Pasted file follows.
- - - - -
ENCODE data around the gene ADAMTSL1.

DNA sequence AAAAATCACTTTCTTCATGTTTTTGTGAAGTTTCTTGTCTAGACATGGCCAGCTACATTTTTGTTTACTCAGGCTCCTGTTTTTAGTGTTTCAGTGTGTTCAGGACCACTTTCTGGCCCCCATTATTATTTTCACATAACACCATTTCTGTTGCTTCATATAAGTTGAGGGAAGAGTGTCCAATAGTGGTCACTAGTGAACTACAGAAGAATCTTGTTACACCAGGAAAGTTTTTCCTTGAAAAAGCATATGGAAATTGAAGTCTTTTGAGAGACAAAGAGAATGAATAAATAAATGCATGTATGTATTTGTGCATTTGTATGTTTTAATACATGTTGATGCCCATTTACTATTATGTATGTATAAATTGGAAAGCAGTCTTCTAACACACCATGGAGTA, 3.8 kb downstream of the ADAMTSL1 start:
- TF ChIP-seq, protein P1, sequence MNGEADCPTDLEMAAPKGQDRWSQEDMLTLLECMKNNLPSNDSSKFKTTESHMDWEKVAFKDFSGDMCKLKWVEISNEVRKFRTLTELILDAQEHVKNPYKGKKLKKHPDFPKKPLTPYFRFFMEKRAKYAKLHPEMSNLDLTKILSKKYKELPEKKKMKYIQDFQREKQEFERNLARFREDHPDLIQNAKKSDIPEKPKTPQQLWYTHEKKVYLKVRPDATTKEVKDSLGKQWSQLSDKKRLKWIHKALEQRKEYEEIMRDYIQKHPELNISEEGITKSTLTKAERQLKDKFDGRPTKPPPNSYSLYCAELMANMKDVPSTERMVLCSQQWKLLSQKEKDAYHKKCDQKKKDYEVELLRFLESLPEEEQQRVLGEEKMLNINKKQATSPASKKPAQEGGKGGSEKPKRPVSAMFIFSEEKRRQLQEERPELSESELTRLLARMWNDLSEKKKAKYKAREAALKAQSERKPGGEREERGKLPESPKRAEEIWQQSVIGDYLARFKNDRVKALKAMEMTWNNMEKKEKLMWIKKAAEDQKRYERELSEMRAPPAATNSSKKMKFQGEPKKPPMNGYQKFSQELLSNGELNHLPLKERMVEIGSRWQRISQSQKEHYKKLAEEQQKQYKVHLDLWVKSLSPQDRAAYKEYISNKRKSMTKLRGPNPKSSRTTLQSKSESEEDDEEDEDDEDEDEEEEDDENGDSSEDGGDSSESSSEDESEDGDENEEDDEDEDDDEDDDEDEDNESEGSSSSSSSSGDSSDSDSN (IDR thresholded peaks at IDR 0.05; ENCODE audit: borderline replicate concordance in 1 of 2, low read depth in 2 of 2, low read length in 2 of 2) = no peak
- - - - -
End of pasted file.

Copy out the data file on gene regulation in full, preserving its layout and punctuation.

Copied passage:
ENCODE data around the gene ADAMTSL1.

DNA sequence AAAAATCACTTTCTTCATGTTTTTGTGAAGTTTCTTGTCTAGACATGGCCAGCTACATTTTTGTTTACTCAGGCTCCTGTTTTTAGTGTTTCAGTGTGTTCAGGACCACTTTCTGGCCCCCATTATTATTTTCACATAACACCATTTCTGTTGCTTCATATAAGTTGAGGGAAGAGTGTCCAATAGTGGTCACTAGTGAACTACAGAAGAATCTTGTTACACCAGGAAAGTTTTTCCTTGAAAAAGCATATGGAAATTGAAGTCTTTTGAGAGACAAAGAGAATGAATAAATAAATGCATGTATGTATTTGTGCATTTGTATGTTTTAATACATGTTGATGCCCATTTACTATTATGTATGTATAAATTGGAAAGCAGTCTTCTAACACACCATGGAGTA, 3.8 kb downstream of the ADAMTSL1 start:
- TF ChIP-seq, protein P1, sequence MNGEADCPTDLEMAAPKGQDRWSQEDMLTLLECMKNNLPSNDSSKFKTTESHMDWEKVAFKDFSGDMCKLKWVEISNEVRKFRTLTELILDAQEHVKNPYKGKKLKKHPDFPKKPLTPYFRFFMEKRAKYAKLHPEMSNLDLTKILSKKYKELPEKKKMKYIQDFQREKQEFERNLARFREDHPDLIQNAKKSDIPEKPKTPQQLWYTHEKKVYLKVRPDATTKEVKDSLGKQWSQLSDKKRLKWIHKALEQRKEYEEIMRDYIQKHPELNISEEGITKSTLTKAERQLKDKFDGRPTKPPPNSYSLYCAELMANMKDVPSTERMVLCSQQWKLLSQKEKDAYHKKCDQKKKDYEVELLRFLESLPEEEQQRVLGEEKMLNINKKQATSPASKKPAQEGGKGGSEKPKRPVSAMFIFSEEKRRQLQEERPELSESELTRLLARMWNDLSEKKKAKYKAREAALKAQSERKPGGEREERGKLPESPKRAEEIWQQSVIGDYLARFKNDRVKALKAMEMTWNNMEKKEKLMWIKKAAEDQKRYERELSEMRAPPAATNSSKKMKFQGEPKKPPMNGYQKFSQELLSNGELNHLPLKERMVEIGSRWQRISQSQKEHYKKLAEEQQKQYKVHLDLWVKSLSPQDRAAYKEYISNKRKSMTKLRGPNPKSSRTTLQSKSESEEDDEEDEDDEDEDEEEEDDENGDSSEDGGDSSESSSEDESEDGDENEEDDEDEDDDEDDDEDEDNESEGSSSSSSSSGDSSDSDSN (IDR thresholded peaks at IDR 0.05; ENCODE audit: borderline replicate concordance in 1 of 2, low read depth in 2 of 2, low read length in 2 of 2) = no peak